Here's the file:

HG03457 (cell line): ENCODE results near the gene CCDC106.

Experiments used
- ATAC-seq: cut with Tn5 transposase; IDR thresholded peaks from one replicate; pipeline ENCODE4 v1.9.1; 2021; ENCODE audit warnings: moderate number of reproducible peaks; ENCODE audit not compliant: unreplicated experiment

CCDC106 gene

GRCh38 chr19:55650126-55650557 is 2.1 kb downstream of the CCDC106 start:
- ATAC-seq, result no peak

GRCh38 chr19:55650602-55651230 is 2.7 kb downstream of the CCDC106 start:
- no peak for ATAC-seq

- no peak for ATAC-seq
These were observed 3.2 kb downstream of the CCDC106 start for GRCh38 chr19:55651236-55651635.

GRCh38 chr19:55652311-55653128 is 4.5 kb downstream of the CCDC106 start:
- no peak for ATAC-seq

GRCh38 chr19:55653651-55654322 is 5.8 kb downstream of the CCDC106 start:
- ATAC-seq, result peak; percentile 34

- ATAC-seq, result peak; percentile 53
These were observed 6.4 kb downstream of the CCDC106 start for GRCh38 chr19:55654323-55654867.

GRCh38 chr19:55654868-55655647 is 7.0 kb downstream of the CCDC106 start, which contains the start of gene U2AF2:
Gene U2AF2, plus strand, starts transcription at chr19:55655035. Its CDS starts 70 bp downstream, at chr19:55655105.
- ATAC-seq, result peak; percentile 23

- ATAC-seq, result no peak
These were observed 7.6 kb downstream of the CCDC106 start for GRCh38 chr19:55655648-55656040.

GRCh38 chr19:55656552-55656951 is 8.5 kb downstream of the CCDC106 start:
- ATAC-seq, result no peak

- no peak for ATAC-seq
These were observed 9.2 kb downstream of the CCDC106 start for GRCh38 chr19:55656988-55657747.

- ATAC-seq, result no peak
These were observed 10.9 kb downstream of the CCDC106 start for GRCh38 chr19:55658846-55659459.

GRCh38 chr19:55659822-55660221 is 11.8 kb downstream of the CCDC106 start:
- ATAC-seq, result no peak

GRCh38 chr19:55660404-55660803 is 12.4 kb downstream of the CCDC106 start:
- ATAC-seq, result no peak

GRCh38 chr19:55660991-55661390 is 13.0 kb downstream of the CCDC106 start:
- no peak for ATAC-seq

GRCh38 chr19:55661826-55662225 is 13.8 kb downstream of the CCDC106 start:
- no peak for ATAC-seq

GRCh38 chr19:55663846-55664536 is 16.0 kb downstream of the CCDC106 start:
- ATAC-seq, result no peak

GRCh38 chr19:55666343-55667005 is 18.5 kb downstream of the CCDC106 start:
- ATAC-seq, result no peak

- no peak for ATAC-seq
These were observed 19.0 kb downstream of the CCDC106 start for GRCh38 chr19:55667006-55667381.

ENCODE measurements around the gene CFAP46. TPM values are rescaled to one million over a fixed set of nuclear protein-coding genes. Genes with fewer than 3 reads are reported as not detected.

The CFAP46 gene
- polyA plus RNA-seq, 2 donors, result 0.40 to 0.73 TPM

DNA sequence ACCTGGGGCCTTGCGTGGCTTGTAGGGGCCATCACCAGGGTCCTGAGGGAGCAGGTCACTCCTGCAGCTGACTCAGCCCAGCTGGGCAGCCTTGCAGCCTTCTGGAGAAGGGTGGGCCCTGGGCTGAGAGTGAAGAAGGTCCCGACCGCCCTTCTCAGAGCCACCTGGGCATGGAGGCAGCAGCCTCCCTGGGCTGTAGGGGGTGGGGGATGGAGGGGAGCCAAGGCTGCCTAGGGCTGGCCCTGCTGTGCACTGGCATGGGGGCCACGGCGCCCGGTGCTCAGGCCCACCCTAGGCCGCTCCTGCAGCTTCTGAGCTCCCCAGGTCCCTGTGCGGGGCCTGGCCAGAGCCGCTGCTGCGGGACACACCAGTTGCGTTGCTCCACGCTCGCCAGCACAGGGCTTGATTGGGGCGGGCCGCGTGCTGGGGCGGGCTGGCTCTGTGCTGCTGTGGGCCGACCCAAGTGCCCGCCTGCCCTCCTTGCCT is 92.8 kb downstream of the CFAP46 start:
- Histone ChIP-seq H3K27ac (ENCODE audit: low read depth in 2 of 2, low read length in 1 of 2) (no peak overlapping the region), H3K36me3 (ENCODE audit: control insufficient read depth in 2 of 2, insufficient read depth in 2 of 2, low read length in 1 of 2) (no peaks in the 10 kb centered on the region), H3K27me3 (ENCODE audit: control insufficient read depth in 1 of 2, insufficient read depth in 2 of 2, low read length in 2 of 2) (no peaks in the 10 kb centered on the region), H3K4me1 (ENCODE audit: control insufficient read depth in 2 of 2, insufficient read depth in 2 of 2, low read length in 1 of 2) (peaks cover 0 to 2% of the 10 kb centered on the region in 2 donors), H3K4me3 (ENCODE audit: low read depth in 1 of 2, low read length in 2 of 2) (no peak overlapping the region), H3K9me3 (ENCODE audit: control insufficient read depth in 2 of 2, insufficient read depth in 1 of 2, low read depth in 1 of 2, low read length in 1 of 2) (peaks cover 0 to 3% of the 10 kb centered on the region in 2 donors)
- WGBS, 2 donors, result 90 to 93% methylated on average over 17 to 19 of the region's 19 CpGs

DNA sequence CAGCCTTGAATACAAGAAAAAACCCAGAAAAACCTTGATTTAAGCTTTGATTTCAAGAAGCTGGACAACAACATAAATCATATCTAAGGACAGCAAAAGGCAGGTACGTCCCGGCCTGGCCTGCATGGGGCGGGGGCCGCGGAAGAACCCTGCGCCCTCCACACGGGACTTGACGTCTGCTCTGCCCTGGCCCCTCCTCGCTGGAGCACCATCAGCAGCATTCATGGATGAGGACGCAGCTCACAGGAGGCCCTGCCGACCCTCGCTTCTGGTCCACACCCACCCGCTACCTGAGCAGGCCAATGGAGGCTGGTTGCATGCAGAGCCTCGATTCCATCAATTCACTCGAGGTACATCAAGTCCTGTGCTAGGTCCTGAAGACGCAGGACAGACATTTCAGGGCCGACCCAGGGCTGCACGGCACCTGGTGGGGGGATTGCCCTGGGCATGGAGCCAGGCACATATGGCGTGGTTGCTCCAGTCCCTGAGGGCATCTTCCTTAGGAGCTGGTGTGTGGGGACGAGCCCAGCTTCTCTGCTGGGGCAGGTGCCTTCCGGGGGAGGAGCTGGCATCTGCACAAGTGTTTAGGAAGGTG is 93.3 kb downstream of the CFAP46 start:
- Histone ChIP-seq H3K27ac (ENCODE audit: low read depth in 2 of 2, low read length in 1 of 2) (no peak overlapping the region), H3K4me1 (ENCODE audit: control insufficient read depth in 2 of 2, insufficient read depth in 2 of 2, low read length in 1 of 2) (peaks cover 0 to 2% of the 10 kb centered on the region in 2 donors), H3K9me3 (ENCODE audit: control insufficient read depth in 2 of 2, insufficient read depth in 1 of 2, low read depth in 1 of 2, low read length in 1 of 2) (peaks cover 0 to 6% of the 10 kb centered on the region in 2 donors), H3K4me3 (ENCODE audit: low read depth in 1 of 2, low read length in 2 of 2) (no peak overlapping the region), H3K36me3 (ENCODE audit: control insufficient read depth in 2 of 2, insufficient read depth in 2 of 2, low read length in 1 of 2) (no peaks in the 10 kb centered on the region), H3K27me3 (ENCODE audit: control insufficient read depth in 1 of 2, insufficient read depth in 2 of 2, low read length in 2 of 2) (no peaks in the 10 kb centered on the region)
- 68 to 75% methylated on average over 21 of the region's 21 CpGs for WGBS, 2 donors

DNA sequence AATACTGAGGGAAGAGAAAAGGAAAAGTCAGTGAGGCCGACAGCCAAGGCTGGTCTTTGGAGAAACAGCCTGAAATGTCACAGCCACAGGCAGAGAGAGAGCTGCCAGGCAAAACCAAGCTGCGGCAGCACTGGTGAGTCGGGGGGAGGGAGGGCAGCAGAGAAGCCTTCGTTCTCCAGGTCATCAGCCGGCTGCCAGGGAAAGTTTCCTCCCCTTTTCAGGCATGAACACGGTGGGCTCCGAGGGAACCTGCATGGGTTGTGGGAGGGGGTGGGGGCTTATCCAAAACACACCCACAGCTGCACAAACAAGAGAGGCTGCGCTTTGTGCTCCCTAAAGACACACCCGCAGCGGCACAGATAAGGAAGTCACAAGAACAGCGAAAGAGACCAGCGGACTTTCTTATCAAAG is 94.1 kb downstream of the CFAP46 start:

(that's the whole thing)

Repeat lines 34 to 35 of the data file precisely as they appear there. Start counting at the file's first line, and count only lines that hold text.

GRCh38 chr19:55661826-55662225 is 13.8 kb downstream of the CCDC106 start:
- no peak for ATAC-seq